“By exploring how popular music plays a role in the construction of presidential identity, Maureen’s Luther Rice Fellowship project demonstrates how perspectives from the arts and humanities can provide unique insight into electoral politics,” Kajikawa said.

Springsteen was just a back-up player in Rafter’s original concept. But the more she dove into Obama’s political soundscape, the more she realized the Boss was the campaign front man.

“It became clear from the start that there was a very strong—and very intentional—relationship between the Obama campaign and Bruce Springsteen,” she noted. “They were tied in ways that we really hadn’t seen in the past.”

From Badlands to the Promised Land

Presidential candidates have long linked their campaigns to pop music theme songs—from FDR using “Happy Days Are Here Again” to signal recovery from the Great Depression to Bill Clinton playing Fleetwood Mac’s “Don’t Stop (Thinking about Tomorrow)” to project images of a prosperous future. Hillary Clinton featured the Katy Perry hit “Roar” in her 2016 rallies, but it was mostly designed to “set a vibe” and reflect a female empowerment message, Rafter said.

Springsteen’s presence on the campaign trail, Rafter noted, gave Obama more than a theme song. A freshman senator from Illinois, Obama came into the 2008 campaign as an unknown to many demographics—including white working-class voters who might have backed his more traditionalist war-hero opponent John McCain. “For 200 years prior to 2008, the U.S. presidency was associated with white masculinity,” Rafter noted. “Springsteen provided [Obama] with proximity to that world.”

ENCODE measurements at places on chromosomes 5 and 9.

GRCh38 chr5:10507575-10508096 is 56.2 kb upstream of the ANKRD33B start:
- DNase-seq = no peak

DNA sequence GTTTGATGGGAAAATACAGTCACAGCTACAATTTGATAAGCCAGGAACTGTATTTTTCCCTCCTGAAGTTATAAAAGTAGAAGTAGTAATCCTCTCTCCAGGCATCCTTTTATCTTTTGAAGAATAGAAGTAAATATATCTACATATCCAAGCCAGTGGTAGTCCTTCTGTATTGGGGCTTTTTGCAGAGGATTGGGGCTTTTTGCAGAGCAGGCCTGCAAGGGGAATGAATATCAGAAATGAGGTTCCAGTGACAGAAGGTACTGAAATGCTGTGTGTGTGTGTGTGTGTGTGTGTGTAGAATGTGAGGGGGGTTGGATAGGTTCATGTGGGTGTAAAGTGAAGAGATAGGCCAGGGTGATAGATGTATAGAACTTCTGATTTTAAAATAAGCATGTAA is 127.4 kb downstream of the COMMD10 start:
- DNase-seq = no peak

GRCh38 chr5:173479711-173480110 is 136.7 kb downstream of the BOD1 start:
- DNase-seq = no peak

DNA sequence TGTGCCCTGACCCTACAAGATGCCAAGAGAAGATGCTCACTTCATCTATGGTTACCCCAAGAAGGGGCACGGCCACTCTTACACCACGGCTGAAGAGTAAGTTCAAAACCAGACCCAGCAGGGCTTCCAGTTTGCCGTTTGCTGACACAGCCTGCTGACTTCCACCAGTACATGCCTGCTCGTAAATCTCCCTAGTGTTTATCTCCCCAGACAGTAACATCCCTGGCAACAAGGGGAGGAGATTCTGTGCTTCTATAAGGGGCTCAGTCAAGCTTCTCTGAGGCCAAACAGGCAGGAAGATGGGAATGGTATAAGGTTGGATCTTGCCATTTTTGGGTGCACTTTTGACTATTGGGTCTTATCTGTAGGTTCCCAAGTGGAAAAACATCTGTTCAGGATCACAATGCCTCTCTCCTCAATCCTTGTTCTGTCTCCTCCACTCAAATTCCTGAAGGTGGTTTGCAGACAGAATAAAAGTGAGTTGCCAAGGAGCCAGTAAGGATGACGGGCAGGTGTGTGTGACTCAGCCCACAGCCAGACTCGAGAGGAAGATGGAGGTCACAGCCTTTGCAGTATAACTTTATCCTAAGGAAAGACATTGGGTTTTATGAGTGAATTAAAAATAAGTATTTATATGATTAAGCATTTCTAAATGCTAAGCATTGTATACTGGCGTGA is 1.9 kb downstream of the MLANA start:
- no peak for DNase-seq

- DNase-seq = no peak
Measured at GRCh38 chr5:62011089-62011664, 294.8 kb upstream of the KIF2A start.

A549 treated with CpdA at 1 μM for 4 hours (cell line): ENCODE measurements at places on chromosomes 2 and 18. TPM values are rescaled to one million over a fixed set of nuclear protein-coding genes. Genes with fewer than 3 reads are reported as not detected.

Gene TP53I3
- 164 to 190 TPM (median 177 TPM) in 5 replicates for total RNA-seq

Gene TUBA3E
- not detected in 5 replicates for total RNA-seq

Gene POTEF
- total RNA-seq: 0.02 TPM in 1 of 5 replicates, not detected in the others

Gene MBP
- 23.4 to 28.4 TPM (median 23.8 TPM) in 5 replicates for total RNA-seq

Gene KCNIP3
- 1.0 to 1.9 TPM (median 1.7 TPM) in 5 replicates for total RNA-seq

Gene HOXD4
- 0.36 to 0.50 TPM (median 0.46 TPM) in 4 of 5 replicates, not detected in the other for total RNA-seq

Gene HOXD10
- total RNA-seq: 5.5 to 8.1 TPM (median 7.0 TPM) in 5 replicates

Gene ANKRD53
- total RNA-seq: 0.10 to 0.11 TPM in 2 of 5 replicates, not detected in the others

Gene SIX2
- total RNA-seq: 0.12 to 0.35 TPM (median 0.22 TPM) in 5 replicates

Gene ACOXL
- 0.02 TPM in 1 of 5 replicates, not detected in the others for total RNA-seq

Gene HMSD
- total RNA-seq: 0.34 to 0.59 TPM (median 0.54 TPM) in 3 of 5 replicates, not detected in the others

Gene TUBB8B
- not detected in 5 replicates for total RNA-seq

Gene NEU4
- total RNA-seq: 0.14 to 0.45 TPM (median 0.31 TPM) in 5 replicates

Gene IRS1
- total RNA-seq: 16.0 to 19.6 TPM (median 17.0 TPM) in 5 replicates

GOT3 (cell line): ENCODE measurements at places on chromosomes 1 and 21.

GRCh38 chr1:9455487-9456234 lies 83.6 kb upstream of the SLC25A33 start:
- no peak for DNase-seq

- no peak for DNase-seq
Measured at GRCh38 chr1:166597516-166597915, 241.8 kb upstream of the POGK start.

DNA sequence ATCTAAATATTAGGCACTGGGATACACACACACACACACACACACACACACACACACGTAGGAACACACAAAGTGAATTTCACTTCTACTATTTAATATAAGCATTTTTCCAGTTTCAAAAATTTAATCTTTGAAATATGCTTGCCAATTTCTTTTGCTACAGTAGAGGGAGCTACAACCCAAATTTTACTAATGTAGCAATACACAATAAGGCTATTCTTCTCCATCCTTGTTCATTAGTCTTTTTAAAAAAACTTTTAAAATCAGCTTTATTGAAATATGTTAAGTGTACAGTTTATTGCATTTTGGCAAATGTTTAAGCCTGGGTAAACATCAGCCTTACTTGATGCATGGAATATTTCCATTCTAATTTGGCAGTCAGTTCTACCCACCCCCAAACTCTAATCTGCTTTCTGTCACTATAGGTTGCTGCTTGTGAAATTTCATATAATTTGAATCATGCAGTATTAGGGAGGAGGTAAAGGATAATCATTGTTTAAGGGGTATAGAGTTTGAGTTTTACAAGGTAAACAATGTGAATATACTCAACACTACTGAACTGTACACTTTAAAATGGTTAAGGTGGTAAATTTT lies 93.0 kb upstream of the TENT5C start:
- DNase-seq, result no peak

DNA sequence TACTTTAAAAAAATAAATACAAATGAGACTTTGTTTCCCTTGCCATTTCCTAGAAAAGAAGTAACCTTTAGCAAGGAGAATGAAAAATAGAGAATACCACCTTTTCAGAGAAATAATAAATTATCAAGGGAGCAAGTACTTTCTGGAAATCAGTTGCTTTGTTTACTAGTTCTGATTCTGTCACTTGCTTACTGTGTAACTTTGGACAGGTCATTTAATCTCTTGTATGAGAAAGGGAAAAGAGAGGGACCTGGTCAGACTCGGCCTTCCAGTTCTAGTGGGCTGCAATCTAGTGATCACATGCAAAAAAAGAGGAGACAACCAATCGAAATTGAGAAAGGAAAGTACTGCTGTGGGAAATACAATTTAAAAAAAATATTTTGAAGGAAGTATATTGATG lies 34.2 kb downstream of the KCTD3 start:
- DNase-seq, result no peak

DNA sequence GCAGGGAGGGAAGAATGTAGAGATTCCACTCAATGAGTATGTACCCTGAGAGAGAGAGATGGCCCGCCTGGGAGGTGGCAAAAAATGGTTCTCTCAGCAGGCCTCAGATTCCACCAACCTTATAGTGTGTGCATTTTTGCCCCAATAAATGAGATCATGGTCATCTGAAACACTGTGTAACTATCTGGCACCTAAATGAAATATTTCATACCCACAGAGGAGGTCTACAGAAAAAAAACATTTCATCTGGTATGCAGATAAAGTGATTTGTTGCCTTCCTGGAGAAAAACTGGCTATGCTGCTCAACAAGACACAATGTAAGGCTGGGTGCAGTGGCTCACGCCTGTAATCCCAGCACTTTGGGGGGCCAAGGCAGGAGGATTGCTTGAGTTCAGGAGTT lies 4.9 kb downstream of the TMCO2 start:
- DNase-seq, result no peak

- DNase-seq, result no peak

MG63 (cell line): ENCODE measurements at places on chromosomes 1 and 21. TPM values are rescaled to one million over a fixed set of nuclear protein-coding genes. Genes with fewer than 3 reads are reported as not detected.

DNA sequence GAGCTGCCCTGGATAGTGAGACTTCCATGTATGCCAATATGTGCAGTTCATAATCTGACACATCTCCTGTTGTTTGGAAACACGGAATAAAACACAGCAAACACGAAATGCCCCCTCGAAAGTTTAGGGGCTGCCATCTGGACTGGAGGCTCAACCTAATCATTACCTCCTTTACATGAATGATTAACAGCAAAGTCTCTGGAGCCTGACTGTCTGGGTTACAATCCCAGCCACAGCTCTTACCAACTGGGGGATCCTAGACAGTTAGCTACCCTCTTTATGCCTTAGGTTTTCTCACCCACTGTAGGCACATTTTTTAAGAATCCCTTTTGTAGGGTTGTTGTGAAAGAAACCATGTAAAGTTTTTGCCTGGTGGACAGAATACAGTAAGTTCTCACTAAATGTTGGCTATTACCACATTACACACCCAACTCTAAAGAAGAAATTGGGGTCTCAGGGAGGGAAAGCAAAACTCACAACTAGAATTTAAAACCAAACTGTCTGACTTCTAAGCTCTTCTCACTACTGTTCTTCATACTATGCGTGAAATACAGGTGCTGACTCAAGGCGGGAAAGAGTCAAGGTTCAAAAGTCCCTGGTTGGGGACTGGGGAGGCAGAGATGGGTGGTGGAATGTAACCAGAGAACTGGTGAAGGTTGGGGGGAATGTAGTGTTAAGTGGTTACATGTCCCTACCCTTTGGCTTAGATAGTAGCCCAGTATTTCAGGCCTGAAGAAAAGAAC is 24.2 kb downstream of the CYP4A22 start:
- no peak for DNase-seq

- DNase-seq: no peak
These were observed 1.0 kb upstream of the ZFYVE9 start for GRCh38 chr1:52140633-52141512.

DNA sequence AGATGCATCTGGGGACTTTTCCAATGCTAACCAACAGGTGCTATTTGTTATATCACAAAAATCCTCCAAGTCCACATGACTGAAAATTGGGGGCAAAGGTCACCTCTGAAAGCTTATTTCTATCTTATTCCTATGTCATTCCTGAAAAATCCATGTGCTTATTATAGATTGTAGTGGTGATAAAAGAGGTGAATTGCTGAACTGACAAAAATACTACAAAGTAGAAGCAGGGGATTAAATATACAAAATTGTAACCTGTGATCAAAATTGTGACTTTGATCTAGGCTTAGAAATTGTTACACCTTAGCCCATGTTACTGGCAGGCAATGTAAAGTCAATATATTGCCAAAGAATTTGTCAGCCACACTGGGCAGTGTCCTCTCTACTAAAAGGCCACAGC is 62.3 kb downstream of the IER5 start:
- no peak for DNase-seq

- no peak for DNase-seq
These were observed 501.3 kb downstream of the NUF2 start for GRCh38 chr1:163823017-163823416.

The Obama campaign gambled that Springsteen’s Americana lyrics spoke to the blue-collar “tramps like us” who punched a time clock and kept faith in their vision of the American dream—even if they were stymied by the system’s “death traps” and “suicide raps.”

“They saw themselves in Springsteen’s characters,” Rafter said.

For Springsteen, the partnership cemented his status as a political activist as well as a music icon. It also added a layer of racial legitimacy to his persona, much like his pairing with saxophonist Clarence Clemons swayed Black audience to embrace his E Street Band. Both friendships “prove to people that he means what he says—that he’s the real deal,” Rafter explained.

In today’s political landscape, however, Rafter said candidates increasingly turn to social media platforms like TikTok for cultural relevance. And while Taylor Swift famously baked Biden- Harris cookies in 2020, celebrities now largely attach themselves to causes instead of candidates, like singer Bad Bunny advocating for social justice or Leonardo DiCaprio promoting climate change initiatives.

Meanwhile, Rafter plans to publish her research in the GW Undergraduate Review this spring. She is also scheduled to present her findings at the International Association for the Study of Popular Music Conference in Philadelphia.

And she has two other items on her setlist: After graduation she hopes to pursue a PhD in musicology. And she vows to finally see a Springsteen concert with her dad. A scheduled D.C. show was canceled last year, but Rafter is undeterred. She’s taking inspiration from one of her favorite Boss tunes: No Surrender.

“One way or another, we’ll get to a show together,” she said.